A large study on the popular asthma medication salmeterol was halted after researchers uncovered evidence that the drug may pose a slightly higher risk for respiratory and asthma-related deaths among black patients.
More commonly known by its brand name, Serevent, the drug is a member of the beta agonist class of asthma medications, which treat asthma symptoms by relaxing inflamed airways.
The report, published in the January issue of Chest, offers details of the research that was halted after the risk surfaced.
In 2003, that increased risk prompted the drug’s manufacturer, GlaxoSmithKline, to strengthen its safety warnings on the labels of both Serevent and its corticosteroid-enhanced combination drug Advair.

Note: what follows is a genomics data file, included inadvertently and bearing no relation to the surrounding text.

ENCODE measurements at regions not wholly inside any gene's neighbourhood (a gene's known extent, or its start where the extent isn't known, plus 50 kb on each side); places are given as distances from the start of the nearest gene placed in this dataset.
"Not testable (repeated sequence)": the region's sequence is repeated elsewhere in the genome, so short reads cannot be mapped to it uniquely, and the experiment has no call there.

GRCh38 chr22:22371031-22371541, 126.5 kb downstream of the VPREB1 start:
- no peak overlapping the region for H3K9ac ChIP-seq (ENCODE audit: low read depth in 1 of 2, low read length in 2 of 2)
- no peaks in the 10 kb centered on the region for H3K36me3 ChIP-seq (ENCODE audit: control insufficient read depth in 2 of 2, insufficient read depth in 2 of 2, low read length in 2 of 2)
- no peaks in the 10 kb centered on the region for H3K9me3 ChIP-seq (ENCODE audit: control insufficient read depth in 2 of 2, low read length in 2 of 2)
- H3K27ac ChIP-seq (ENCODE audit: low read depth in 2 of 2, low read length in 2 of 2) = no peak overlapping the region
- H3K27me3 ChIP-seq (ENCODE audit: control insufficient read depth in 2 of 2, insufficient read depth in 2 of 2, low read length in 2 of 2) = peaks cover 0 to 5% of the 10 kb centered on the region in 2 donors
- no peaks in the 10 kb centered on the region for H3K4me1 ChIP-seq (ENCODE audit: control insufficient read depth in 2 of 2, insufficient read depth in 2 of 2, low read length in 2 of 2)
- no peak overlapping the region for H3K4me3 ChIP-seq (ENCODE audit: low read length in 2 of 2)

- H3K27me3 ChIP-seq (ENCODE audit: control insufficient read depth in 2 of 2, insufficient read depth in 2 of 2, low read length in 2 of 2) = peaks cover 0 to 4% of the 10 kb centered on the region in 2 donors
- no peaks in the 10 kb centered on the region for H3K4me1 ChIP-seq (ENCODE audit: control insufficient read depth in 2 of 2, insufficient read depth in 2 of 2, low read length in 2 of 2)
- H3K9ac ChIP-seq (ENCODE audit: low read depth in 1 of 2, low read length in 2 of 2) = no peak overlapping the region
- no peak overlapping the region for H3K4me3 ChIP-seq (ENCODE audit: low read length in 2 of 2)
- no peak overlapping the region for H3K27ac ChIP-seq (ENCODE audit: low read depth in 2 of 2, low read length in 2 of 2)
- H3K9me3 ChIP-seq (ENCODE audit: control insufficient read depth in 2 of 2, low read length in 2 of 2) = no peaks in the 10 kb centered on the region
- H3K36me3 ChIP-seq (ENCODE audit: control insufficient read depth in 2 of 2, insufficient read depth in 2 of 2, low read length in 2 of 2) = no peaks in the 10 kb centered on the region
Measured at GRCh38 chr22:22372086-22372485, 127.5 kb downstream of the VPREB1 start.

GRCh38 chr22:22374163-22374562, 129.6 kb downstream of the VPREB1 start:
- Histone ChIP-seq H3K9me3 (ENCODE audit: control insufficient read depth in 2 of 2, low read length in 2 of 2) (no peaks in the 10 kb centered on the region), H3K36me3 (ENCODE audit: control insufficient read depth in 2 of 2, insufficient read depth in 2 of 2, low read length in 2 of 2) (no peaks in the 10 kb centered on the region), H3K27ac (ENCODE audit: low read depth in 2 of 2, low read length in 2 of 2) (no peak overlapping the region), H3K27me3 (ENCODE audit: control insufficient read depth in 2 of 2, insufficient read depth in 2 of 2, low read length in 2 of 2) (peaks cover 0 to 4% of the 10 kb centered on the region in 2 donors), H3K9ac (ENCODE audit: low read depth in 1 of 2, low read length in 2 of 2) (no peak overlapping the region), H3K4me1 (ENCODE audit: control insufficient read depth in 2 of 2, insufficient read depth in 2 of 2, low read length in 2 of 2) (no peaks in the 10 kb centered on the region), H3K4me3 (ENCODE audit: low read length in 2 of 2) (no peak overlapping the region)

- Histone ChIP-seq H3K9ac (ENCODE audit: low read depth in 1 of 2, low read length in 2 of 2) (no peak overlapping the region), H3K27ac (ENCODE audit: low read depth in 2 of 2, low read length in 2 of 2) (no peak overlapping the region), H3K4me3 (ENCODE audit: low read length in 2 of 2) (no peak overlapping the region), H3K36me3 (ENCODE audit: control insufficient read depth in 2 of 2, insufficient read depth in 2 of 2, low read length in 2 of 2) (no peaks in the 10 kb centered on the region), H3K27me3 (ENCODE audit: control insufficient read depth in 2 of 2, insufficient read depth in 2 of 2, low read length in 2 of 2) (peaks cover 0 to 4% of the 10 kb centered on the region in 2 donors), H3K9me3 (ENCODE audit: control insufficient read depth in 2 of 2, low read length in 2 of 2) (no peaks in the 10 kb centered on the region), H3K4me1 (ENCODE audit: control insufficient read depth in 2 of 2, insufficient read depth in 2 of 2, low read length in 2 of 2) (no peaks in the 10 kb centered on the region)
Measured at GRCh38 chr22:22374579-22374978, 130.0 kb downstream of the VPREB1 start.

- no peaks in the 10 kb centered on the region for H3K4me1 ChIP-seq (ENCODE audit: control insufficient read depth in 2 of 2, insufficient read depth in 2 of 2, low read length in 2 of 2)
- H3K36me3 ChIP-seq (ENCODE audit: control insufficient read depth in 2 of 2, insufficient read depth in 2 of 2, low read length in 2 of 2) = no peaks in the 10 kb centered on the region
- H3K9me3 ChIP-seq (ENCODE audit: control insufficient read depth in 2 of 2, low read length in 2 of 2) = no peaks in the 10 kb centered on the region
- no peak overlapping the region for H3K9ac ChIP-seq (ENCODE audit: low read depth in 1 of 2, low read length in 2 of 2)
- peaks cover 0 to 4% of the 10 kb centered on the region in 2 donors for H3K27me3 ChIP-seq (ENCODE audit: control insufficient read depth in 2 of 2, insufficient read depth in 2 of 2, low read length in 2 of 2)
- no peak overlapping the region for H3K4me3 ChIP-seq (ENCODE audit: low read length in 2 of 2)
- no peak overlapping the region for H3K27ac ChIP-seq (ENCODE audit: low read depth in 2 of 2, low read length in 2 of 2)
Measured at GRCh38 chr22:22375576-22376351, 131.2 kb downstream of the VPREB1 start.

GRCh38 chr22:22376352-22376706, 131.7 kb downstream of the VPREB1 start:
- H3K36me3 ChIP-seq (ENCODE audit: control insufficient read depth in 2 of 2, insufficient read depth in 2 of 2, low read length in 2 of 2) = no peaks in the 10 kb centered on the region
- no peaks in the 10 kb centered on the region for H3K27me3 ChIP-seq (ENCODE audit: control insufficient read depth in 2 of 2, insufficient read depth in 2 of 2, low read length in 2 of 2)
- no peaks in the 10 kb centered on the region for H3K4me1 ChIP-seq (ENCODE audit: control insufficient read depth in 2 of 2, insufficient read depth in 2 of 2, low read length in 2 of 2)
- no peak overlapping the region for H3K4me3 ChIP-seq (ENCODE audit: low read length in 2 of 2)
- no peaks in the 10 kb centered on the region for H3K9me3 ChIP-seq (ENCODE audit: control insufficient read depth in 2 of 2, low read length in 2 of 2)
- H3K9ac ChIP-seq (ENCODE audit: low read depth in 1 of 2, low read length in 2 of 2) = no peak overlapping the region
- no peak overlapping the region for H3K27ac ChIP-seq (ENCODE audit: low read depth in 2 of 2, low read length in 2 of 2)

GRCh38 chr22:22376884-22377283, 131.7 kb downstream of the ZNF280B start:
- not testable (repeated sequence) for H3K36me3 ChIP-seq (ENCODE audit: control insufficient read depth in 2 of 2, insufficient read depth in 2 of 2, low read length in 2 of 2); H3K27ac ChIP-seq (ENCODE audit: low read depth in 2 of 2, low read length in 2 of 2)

“The bottom line is that in a very large study in which salmeterol or a placebo was added to whatever treatment patients already were on, there was an increased number of severe asthma attacks, including fatal attacks,” said study co-author Dr. Harold S. Nelson, a professor of medicine, allergy and immunology at the National Jewish Medical and Research Center, in Denver.
“And I suspect that it’s not actually ethnicity that is the issue,” he added, “but rather it’s a situation where there’s higher risk for people who perhaps have less access to medical care to begin with or whose asthma was less well-controlled to begin with.”
For the years 1996 to 2003, Nelson and his colleagues assessed the harmful side effects of salmeterol among more than 26,000 males and females over the age of 12. All the participants were asthma sufferers already taking some form of asthma medication other than inhaled beta antagonists. More than 70 percent were white, while 18 percent were black.